Homeland Security Watch

News and analysis of critical issues in homeland security

December 19, 2010

Luke 17: The thankful leper

Filed under: Preparedness and Response,Radicalization,Terrorist Threats & Attacks — by Philip J. Palin on December 19, 2010

Now on his way to Jerusalem, Jesus traveled along the border between Samaria and Galilee.

As he was going into a village, ten men who had leprosy met him. They stood at a distance and called out in a loud voice, “Jesus, Master, have pity on us!”

 When he saw them, he said, “Go, show yourselves to the priests.” And as they went, they were cleansed.

One of them, when he saw he was healed, came back, praising God in a loud voice. He threw himself at Jesus’ feet and thanked him—and he was a Samaritan.

Jesus asked, “Were not all ten cleansed? Where are the other nine? Was no one found to return and give praise to God except this foreigner?” Then he said to him, “Rise and go; your faith has made you well.”

Again the significance of the other is highlighted, not obscured. The Greek translated as foreigner is allogenes literally other sort, other nature or other tribe.

The Jewish audience of Jesus generally despised Samaritans. Jesus applies that sense of otherness to encourage his listeners to self-criticism and self-awareness.

The key issue here is not the religious identity of the leper, but his faith and his thankfulness. All ten had sufficient faith. Only one had the humility and care to return, praise God, and give thanks… and he was a Samaritan.  The Samaritan identity — heretical, unclean, and potentially dangerous — serves to underline the essential role of thankfulness.

In the Samaritan stories Jesus tells us that whatever other we encounter we are to look beyond our prejudices to the faith of the other, the behavior of the other, and especially how the other is in relationship with God and neighbor. Jesus tells us to recognize the other as neighbor and as an expression of God.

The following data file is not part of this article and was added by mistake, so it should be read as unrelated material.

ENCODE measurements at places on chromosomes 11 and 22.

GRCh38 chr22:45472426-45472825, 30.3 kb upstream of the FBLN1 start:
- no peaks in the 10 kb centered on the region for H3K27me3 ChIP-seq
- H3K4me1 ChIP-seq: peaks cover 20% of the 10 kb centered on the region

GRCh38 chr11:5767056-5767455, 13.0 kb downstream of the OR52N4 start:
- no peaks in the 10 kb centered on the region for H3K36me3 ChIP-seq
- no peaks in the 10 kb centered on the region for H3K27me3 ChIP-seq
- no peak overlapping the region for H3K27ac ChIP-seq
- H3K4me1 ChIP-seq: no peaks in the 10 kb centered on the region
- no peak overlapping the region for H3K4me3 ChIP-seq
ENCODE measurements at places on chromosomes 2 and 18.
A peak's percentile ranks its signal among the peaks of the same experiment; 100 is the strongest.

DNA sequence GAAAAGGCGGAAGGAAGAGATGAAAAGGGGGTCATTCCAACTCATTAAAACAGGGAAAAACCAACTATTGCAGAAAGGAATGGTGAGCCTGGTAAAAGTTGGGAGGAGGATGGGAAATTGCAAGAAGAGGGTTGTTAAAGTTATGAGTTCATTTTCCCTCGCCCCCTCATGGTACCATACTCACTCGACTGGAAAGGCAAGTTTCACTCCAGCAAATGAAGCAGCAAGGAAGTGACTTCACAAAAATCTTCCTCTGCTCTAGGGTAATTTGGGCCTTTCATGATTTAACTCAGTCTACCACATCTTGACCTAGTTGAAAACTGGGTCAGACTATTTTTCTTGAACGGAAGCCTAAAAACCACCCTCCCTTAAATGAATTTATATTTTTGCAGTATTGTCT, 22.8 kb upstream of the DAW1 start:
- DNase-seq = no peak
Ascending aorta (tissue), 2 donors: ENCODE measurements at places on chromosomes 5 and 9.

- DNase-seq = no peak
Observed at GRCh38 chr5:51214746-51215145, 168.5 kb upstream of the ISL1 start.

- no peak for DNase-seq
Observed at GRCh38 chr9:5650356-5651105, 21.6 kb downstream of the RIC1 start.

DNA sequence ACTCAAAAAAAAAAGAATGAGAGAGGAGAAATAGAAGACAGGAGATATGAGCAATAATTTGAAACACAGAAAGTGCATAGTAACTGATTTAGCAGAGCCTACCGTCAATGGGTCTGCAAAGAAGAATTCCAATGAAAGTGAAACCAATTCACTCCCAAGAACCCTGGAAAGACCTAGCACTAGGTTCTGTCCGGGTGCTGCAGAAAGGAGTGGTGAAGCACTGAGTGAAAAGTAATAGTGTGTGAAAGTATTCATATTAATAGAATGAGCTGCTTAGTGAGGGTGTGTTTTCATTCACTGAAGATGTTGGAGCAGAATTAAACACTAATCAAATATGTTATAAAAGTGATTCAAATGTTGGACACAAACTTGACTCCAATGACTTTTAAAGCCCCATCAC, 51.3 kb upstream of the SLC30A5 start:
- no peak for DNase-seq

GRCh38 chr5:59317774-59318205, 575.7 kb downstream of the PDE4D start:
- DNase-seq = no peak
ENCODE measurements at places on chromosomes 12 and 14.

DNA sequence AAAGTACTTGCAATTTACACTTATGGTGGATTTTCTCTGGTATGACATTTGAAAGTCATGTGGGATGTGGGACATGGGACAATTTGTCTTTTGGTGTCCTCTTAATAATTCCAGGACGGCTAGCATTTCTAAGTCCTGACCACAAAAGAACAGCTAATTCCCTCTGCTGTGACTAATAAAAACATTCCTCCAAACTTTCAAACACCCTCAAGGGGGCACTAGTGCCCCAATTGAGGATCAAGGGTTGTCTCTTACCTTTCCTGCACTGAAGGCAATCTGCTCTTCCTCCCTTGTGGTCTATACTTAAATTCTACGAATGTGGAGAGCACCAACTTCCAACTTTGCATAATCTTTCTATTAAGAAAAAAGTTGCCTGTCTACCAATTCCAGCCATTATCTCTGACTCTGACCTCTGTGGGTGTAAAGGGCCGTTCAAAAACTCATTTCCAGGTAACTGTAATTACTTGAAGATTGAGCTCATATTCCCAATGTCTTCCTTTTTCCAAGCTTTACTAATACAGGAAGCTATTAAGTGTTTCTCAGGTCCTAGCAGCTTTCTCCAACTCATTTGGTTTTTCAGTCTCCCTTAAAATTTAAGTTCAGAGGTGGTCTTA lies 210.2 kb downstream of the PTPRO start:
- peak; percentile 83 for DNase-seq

We also see in the Samaritan stories how our encounter with the other can help us see ourselves more clearly and experience our relationship with God more fully.

Next Friday, Christmas Eve, some thoughts on the potential relevance to homeland security of the six texts we have examined.


This is the seventh post in a weekend series that will conclude on December 24.  The purpose is to examine possible principles for inter-religious relations emerging from six scriptural texts.

The first post on December 3 was Tis the season… to deal directly with religious difference.

The second post on December 4 was Avoid Samaritan Towns.

The third post on December 5 was The Woman at Jacob’s Well.

The fourth post on December 11 was Jesus accused of being a Samaritan.

The fifth post on December 12 was A Samaritan town rejects Jesus  (including several reader comments).

The sixth post on December 18 was The Parable of the Good Samaritan.

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Comment by William R. Cumming

December 19, 2010 @ 7:48 am